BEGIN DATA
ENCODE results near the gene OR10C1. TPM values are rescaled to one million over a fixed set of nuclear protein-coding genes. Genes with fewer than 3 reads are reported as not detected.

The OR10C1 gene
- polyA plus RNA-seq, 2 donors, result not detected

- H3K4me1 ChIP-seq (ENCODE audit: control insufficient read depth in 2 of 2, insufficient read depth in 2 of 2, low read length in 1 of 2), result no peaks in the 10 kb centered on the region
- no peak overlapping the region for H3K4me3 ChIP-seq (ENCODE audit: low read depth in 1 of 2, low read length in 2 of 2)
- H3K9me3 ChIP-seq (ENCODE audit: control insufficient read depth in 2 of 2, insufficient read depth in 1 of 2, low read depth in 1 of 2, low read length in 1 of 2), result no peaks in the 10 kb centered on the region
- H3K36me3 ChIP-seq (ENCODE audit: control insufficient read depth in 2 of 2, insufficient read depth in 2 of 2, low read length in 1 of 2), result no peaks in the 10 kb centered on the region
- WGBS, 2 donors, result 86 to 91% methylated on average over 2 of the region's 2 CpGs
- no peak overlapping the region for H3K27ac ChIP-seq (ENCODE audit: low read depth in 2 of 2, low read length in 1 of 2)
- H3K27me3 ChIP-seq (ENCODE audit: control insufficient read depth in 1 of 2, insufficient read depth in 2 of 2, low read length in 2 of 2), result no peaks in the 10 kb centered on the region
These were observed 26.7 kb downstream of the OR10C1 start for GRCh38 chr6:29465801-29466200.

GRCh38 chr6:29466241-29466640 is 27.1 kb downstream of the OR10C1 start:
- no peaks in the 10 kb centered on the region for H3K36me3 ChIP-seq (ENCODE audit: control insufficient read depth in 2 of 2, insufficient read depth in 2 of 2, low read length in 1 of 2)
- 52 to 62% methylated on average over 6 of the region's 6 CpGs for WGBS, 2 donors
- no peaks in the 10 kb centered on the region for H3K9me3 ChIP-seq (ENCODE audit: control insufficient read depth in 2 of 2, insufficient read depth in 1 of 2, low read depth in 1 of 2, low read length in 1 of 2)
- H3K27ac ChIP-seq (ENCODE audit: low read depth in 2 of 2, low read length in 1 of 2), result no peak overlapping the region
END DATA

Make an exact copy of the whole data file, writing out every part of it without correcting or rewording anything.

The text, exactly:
ENCODE results near the gene OR10C1. TPM values are rescaled to one million over a fixed set of nuclear protein-coding genes. Genes with fewer than 3 reads are reported as not detected.

The OR10C1 gene
- polyA plus RNA-seq, 2 donors, result not detected

- H3K4me1 ChIP-seq (ENCODE audit: control insufficient read depth in 2 of 2, insufficient read depth in 2 of 2, low read length in 1 of 2), result no peaks in the 10 kb centered on the region
- no peak overlapping the region for H3K4me3 ChIP-seq (ENCODE audit: low read depth in 1 of 2, low read length in 2 of 2)
- H3K9me3 ChIP-seq (ENCODE audit: control insufficient read depth in 2 of 2, insufficient read depth in 1 of 2, low read depth in 1 of 2, low read length in 1 of 2), result no peaks in the 10 kb centered on the region
- H3K36me3 ChIP-seq (ENCODE audit: control insufficient read depth in 2 of 2, insufficient read depth in 2 of 2, low read length in 1 of 2), result no peaks in the 10 kb centered on the region
- WGBS, 2 donors, result 86 to 91% methylated on average over 2 of the region's 2 CpGs
- no peak overlapping the region for H3K27ac ChIP-seq (ENCODE audit: low read depth in 2 of 2, low read length in 1 of 2)
- H3K27me3 ChIP-seq (ENCODE audit: control insufficient read depth in 1 of 2, insufficient read depth in 2 of 2, low read length in 2 of 2), result no peaks in the 10 kb centered on the region
These were observed 26.7 kb downstream of the OR10C1 start for GRCh38 chr6:29465801-29466200.

GRCh38 chr6:29466241-29466640 is 27.1 kb downstream of the OR10C1 start:
- no peaks in the 10 kb centered on the region for H3K36me3 ChIP-seq (ENCODE audit: control insufficient read depth in 2 of 2, insufficient read depth in 2 of 2, low read length in 1 of 2)
- 52 to 62% methylated on average over 6 of the region's 6 CpGs for WGBS, 2 donors
- no peaks in the 10 kb centered on the region for H3K9me3 ChIP-seq (ENCODE audit: control insufficient read depth in 2 of 2, insufficient read depth in 1 of 2, low read depth in 1 of 2, low read length in 1 of 2)
- H3K27ac ChIP-seq (ENCODE audit: low read depth in 2 of 2, low read length in 1 of 2), result no peak overlapping the region